Anthony Hollingshead1 was born about 1739 in Chester Township, Burlington County in the British Colony of New Jersey. He and his four siblings were great grandchildren of Quakers John and Grace Hollinshead1 who emigrated from London, England about 1680 seeking religious freedom. His mother, Hannah Rudderow was an Anglican so Anthony was raised an Anglican but with strong Quaker influence from his father William Hollinshead. Anthony married a Quaker, Elizabeth Conrow, who when she married Anthony was dismissed from the Society of Friends for ‘marrying out’ of the Quaker faith. Regardless, Anthony and Elizabeth raised their children with deep seated Quaker values.
Prior to the American Rebellion, feelings became so strong in New Jersey dividing communities and families. It became clear that a revolution was inevitable. The pacifist Quakers faced a dilemma, whether to sit by and do nothing or abandon their deep rooted Quaker religious beliefs and fight for what they believed was right.
Anthony decided to fight for what he believed was right. He could not support taking up arms against the King. He joined the New Jersey Loyalist Forces upon the outbreak of the armed conflict. By now he and Elizabeth had six children. The seventh child was born during the War.
When the Declaration of Independence was proclaimed in 1776, Anthony and his family were forced to abandon their home and belongings in Morris County and seek asylum within the Royal lines in New York. He became Lieutenant in the Third Battalion of the Brigade of New Jersey Volunteers (Loyalists) under Brigadier General Courtland Skinner. During the War his land, buildings, furniture, tools and stock were seized and sold. All they could keep were their clothing and provisions enough for three months. Loyalists who ventured home were insulted, tarred and feathered, whipped and even ham-strung.2
Anthony left the army in 1779 and remained in New York. The peace treaty signed in 1783 extinguished any hope of ever being able to remain in New England so they along with thousands of other Loyalists were evacuated by sea. Anthony and his family left New York in a refugee ship for Nova Scotia with little more than the clothes on their backs. They arrived in the Annapolis Basin of Nova Scotia in the summer of 1783 and settled just south of the coastal town of Digby.
In 1784 Anthony was granted three hundred acres of forest-covered land. Like the other loyalists the Hollingsheads had only the bare essentials to open up their new land. They made their own clothing, furniture, soap, candles and tools. They became exceptional builders and carpenters. This tradition has continued through generations of blacksmiths, wheelwrights, mechanics, engineers and scientists.
During the years 1794 and 1795, Anthony and Elizabeth and most of their now married children left Nova Scotia for the less crowded land and greater opportunities in Upper Canada The journey must have been difficult for these families because many of Anthony and Elizabeth’s grandchildren were very young.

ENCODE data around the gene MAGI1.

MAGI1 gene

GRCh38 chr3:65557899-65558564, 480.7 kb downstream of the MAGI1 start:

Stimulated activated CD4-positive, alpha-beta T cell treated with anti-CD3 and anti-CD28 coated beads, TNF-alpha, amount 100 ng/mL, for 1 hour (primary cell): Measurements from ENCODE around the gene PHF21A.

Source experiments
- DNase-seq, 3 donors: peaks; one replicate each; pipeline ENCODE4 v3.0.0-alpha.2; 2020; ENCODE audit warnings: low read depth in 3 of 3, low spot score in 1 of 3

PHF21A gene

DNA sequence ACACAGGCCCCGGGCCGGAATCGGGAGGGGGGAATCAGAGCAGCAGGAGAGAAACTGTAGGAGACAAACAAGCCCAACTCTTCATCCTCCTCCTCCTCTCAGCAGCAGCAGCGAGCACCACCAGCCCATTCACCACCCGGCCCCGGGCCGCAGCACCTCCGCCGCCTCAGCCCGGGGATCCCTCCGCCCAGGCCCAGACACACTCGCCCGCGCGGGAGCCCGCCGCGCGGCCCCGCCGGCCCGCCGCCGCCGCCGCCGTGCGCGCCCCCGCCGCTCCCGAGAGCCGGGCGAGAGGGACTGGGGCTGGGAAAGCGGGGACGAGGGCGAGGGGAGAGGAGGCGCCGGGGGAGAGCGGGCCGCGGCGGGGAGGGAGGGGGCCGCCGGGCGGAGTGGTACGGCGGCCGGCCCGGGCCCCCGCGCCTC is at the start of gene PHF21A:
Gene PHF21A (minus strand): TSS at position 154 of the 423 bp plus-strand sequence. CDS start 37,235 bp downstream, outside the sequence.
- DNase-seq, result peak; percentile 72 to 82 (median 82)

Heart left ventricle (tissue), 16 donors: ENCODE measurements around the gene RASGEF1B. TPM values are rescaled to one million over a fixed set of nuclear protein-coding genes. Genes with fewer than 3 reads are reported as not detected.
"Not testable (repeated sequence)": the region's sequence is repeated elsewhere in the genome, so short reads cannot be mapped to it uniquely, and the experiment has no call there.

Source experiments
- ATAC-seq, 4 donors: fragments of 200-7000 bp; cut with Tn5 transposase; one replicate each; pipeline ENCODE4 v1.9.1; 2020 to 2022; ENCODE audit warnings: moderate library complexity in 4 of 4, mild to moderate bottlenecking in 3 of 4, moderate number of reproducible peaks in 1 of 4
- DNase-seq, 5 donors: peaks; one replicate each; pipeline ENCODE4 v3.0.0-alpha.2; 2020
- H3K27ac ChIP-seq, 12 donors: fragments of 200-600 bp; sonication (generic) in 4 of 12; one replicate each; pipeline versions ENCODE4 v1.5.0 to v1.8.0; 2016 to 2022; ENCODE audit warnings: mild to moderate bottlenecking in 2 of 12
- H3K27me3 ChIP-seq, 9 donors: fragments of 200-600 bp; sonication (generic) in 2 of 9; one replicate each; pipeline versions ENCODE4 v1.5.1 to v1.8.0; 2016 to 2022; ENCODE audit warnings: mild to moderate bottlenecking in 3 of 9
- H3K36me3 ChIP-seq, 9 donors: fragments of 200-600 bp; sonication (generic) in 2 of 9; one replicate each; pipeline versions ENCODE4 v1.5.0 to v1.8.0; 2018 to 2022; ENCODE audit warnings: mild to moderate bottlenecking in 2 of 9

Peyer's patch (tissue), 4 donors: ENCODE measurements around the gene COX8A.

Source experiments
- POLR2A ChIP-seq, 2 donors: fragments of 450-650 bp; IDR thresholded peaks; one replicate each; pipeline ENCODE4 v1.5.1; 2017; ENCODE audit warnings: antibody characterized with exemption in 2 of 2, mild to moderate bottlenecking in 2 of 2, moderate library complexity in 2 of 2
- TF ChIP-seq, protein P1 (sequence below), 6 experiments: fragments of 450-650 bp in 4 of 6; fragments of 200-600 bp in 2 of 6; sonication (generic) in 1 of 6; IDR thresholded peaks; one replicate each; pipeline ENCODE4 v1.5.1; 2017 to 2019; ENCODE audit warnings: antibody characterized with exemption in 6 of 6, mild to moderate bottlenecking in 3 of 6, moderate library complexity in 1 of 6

Upon his arrival in Upper Canada Anthony applied for a land grant as an United Empire Loyalist. He was granted Lot 32 of Concession 1, 190 acres on the east side of Yonge Street near the village of Thornhill and lot 5 on Concession 4. He built a two room house on the Thornhill property and completed his settlement duties by 1801. The house had to be no less than 16 feet by 20 feet in size and facing Yonge Street. He lived there until 1817 when he sold the property to George Crookshank. This site is one of the oldest sites in Thornhill. The original house was built using mud and straw. It was one of the first mud block-houses on record in Ontario.2 Part of the original house shows in the present house.3 This property is now the location of Heintzman House, a heritage site in the town of Thornhill.
Anthony’s property in Nova Scotia was transferred back to the Crown for lack of completion of settlement duties.
Newmarket, just north of Thornhill, was by now a centre of a thriving Quaker Community. In November 1815, Anthony requested to be joined in membership with the “Friends”. In January 1815, he was received into the Society of Friends. It is believed that Anthony died about 1818, date and location unknown.
Anthony Hollingshead and Elizabeth Conrow were my great-great-great-great grandparents.
1 Much of this was taken from the Anthony Hollingshead website — www.anthonyhollingshead.org
2 Hollinshead becomes Hollingshead with Anthony Hollingshead. Both spellings are used by different branches of the original family today.
3 Wallace, W. Stewart — The United Empire Loyalists page 50.
Submitted by Margaret R. Baker UE